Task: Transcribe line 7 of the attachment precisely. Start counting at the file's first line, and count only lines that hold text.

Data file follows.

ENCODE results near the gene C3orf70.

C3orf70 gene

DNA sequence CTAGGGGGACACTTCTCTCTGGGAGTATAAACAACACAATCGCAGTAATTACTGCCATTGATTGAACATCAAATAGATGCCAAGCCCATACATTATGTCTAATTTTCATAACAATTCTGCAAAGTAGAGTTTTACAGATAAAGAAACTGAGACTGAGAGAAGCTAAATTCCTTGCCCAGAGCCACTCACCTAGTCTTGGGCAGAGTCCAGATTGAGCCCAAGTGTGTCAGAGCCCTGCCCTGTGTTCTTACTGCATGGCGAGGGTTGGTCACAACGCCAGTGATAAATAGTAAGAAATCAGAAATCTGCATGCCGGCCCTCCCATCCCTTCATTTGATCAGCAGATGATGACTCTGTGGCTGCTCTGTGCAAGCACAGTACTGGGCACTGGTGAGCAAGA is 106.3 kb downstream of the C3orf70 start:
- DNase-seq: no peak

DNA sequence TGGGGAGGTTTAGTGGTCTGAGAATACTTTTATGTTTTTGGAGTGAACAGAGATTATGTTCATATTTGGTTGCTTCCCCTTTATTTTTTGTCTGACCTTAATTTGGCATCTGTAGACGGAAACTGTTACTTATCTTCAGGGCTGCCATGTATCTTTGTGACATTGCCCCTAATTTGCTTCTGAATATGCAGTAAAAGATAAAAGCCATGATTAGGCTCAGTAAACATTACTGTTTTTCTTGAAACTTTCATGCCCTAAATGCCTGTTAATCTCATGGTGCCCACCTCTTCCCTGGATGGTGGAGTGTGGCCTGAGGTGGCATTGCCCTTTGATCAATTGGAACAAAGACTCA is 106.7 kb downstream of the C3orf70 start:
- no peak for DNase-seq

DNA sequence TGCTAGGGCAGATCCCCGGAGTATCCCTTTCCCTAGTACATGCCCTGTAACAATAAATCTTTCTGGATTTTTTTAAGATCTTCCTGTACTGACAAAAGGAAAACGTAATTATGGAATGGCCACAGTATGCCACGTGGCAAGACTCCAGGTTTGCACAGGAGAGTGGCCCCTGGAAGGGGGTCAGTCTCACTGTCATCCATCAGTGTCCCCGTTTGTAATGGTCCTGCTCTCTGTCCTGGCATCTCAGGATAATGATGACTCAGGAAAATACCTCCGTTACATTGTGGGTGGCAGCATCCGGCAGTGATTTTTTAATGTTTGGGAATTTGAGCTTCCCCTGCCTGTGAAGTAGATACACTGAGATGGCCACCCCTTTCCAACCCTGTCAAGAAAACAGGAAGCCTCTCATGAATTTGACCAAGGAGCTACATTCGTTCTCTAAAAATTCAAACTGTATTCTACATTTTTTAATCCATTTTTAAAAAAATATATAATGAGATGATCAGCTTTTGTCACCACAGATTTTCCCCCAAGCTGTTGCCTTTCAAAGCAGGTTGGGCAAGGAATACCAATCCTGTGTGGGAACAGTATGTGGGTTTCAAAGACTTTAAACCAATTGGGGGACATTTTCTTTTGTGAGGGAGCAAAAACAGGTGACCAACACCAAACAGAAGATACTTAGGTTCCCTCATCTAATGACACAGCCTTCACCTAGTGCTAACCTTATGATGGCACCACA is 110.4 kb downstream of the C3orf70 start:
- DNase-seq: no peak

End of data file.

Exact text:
DNA sequence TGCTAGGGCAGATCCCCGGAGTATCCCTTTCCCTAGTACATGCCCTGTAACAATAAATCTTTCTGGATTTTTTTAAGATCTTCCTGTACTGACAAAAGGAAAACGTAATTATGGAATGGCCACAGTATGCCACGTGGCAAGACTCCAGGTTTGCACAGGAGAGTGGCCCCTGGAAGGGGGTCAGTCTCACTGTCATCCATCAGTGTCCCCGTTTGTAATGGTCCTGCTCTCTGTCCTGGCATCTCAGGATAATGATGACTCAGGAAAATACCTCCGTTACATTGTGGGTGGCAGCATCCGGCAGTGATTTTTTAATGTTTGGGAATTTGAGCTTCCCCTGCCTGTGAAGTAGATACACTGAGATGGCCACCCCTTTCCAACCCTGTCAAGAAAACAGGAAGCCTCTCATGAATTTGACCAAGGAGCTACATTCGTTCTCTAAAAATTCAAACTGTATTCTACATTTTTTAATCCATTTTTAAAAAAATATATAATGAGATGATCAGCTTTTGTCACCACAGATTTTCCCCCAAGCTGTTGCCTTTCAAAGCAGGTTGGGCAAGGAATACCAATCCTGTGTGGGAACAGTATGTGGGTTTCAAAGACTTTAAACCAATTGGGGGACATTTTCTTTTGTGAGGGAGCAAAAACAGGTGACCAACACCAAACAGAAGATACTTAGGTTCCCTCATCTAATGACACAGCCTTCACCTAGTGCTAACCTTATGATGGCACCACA is 110.4 kb downstream of the C3orf70 start: